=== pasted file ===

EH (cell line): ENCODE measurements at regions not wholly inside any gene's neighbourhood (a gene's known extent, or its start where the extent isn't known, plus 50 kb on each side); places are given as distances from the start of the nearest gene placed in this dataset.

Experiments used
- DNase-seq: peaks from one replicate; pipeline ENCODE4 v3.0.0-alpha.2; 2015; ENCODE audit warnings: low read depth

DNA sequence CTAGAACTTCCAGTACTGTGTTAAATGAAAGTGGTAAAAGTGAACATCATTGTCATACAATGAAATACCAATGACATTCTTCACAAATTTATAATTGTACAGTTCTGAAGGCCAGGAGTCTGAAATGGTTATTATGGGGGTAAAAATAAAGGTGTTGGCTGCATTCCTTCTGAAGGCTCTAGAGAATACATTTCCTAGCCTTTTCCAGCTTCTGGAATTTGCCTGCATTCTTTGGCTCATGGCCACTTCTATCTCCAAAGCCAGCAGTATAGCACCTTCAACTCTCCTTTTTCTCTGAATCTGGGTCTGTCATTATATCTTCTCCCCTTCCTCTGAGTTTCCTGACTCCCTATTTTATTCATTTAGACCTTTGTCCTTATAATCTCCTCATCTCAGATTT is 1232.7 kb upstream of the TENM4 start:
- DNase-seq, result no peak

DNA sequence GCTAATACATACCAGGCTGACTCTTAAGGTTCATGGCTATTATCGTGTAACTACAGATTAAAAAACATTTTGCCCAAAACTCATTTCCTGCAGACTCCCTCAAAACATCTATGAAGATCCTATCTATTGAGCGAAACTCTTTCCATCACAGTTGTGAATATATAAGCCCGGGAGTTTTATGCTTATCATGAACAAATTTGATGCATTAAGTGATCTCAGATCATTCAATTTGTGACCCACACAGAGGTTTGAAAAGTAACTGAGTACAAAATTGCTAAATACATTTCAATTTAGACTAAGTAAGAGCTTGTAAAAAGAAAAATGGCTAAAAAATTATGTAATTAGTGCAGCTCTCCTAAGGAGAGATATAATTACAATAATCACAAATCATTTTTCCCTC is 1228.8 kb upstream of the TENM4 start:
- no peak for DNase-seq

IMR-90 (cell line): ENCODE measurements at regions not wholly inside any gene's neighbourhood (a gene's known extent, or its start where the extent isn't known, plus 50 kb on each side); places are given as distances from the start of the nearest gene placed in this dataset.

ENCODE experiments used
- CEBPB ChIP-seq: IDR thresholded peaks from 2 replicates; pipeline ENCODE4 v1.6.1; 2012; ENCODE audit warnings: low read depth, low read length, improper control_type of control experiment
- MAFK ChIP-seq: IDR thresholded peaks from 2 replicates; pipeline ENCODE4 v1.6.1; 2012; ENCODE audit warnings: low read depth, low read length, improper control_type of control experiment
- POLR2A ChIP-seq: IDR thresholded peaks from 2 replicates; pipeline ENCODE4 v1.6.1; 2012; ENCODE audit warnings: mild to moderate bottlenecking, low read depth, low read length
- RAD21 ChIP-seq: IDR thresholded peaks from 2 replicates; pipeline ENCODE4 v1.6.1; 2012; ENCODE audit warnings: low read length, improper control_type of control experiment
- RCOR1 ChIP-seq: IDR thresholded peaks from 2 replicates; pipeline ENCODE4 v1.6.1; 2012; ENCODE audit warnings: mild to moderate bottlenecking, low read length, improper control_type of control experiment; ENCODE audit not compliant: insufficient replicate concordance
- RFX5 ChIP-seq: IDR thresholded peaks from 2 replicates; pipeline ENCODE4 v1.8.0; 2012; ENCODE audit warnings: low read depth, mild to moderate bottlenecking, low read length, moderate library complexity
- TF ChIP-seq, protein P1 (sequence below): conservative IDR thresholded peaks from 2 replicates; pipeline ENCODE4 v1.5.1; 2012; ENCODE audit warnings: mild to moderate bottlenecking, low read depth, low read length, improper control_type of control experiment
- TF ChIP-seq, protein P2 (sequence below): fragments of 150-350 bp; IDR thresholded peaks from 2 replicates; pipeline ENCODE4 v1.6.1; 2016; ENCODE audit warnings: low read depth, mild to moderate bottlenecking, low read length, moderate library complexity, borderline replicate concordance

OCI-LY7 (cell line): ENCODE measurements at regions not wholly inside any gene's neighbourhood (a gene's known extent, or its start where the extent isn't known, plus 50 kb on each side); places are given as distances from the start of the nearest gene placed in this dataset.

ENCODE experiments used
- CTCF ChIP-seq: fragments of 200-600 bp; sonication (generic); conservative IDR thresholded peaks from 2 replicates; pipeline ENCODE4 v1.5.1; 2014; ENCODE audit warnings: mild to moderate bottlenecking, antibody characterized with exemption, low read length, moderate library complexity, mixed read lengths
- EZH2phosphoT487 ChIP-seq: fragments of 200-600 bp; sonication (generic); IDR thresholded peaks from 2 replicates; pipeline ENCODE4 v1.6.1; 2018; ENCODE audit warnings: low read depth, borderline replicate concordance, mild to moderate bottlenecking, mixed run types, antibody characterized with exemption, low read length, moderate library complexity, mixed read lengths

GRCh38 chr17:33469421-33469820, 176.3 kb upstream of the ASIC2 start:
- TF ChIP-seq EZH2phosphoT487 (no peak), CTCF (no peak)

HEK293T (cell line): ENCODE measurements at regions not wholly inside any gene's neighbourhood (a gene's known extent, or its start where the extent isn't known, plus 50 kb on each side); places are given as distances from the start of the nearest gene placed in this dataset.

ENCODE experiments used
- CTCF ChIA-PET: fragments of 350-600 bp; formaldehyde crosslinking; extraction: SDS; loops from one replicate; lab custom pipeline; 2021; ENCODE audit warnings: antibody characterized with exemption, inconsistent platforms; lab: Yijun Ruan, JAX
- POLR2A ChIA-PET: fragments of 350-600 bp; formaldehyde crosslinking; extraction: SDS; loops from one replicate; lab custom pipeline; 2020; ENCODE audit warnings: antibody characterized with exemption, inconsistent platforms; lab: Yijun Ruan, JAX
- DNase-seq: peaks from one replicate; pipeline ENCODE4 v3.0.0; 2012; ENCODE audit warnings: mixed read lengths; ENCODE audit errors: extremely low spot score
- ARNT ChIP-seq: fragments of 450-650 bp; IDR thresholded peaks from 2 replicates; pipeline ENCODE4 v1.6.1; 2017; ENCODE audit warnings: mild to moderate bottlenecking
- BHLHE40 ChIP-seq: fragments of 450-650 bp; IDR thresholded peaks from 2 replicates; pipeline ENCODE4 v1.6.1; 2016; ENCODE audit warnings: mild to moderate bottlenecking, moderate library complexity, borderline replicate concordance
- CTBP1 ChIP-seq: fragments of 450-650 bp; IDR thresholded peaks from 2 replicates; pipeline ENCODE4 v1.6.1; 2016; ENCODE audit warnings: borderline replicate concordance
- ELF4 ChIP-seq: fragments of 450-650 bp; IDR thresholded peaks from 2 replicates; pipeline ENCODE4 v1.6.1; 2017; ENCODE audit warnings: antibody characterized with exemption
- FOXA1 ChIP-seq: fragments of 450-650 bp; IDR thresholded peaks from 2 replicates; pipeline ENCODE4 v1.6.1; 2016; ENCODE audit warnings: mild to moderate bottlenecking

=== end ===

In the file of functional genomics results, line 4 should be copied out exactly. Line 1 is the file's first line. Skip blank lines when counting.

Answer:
DNA sequence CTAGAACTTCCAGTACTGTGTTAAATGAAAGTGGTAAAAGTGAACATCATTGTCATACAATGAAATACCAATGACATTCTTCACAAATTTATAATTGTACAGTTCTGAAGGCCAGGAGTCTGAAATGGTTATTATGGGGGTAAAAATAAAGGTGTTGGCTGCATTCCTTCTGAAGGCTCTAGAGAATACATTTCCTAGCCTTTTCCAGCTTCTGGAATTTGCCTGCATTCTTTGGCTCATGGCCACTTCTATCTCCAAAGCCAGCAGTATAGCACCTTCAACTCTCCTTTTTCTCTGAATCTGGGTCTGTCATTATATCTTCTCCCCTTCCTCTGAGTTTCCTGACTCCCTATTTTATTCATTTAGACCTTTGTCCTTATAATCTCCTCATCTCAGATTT is 1232.7 kb upstream of the TENM4 start: